King's College London
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‘A brighter Hellas’: rediscovering Greece in the 19th century

A description of the East

Map of GreeceMap of Greece in the mid-18th centuryFrom the mid-17th century it was customary for young European men of means to finish their education with an extensive trip to Europe, known as the Grand Tour. The grand tourist immersed himself in the culture and antiquities of major European cities and returned with some souvenirs of his travels.

The typical itinerary brought travellers through France and Switzerland, across the Alps into Italy, taking in Florence and above all the ancient ruins of Rome, and through Germany, Austria and Holland on the way home. At that time few British and Irish tourists ventured further south than Naples; Greece, under Ottoman rule, was considered too dangerous a place to visit, where bandits or ‘klephts’ roamed the countryside.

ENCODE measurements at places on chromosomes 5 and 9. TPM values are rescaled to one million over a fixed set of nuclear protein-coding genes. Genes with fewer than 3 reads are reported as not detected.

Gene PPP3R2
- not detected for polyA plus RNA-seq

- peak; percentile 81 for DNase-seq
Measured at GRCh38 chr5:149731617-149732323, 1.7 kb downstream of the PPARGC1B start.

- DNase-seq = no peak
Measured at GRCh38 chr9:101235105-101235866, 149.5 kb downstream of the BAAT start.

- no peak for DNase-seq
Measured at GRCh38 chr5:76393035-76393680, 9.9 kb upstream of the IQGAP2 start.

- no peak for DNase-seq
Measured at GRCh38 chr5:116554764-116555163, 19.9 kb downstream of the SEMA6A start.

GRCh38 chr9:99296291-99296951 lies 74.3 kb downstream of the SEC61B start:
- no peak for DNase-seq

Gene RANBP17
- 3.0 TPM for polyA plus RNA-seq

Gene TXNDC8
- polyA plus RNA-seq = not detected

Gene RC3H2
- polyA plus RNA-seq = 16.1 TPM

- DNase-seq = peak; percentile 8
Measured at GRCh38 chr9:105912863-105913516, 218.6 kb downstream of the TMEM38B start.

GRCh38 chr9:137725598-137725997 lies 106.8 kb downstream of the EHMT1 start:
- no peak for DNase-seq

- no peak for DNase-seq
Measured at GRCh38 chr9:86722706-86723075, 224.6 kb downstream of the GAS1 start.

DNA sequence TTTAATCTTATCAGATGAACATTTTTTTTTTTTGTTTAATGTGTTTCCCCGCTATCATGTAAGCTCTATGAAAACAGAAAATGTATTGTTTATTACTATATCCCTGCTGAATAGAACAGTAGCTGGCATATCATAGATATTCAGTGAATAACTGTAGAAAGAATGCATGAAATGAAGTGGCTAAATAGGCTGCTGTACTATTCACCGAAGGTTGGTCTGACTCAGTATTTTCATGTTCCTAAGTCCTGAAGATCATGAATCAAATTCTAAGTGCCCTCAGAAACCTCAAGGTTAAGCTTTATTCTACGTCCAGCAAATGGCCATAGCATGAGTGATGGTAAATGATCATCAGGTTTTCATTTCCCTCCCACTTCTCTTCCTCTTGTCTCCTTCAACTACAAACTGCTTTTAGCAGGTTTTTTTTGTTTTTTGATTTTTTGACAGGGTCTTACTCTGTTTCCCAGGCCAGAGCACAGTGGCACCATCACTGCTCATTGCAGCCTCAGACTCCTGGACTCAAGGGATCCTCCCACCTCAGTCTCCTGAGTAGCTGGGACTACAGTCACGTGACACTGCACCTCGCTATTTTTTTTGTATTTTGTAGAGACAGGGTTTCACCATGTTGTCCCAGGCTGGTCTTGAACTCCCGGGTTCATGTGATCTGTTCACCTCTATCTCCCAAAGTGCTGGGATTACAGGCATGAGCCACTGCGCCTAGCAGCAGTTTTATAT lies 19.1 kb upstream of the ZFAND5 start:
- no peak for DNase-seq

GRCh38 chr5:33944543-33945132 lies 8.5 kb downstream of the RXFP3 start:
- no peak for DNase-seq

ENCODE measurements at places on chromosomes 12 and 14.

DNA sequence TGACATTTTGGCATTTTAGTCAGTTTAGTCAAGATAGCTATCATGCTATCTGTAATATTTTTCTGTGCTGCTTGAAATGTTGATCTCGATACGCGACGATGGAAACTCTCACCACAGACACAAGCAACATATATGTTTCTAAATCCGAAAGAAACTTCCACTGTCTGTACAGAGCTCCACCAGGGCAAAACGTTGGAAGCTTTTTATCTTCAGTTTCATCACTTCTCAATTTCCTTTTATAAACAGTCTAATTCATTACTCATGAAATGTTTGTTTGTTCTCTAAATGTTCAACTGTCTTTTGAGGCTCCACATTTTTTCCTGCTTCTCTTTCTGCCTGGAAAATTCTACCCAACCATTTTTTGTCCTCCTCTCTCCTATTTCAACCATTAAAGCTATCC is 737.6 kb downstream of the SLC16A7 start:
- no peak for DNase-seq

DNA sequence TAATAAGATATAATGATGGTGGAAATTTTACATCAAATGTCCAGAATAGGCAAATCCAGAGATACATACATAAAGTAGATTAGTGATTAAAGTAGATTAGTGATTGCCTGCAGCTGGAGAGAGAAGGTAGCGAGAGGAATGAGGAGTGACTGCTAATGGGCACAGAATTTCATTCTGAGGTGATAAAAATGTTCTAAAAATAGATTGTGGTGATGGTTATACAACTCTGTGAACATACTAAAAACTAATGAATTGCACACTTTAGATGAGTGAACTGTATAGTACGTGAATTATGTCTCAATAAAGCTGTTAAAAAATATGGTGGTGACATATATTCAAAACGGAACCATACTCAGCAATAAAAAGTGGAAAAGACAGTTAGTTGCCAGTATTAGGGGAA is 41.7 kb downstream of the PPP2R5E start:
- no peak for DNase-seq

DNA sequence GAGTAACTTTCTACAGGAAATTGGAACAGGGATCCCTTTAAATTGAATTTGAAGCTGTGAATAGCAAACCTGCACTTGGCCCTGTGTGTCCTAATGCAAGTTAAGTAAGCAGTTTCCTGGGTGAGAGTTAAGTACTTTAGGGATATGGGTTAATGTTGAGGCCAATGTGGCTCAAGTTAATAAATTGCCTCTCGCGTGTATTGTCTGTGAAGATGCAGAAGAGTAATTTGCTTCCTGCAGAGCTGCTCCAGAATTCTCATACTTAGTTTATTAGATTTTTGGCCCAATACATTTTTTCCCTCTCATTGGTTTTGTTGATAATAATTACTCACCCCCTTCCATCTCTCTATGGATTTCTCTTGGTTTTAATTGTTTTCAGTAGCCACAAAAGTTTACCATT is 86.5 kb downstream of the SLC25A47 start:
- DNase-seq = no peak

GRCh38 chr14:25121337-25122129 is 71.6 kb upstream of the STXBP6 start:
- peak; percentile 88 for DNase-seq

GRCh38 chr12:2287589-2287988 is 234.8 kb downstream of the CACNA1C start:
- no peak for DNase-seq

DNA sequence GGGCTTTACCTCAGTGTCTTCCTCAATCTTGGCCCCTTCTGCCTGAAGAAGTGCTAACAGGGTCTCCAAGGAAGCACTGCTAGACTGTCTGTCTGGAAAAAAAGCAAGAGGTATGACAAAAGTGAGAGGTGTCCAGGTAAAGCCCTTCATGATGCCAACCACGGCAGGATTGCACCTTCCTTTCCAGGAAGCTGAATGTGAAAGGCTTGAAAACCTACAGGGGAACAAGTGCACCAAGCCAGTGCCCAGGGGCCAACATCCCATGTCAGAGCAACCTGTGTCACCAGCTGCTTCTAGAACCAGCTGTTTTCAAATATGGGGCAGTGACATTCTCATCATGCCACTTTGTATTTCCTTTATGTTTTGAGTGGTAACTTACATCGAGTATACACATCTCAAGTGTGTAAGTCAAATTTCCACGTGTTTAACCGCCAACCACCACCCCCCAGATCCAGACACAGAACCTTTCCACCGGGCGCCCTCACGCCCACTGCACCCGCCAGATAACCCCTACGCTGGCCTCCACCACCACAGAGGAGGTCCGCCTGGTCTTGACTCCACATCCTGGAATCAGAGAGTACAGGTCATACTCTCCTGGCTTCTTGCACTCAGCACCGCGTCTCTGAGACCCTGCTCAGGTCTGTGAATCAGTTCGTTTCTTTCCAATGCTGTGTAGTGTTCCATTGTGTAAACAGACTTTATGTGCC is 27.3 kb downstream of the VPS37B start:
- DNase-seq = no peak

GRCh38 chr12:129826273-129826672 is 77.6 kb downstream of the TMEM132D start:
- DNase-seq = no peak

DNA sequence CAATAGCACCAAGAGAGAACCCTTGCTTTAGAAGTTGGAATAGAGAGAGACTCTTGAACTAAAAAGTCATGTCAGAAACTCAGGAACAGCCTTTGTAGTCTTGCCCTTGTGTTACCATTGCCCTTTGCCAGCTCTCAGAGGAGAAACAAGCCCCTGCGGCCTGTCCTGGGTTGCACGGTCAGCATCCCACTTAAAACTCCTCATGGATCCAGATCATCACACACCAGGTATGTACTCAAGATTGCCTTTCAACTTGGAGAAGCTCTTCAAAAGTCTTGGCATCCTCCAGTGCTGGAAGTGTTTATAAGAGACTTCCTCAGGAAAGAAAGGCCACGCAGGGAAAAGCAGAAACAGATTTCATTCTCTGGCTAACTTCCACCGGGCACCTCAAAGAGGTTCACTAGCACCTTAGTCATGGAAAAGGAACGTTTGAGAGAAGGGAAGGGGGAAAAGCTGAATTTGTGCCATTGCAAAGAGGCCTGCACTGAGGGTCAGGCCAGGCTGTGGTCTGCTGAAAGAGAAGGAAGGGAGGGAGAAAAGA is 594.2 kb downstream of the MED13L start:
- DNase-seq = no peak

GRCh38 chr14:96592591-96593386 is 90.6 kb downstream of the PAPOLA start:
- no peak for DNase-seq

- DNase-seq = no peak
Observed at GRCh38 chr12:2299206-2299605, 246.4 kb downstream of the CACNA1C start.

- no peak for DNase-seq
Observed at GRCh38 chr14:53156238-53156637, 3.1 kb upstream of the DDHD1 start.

Richard Pococke (1704-56), Church of Ireland bishop of Ossory, of Elphin and of Meath, was born at Southampton and studied at Corpus Christi College, Oxford. Following his studies, he embarked on a set of tours through Europe taking in Prussia, Hanover and Greece. He travelled further afield than the typical grand tourist and journeyed to lands unfamiliar to western travellers.

From 1737 to 1740 Pococke made a trip to the Near East, where he toured through Egypt, Jerusalem, northern Palestine, Cyprus, Crete, parts of Asia Minor and Greece. Following an extensive return journey through Europe, he published his acclaimed two-volume work, A description of the East. The map on display shows Greece and, to the north, Epirus, Macedonia and Thrace in the mid-18th century. Places are identified for the most part by their ancient names.

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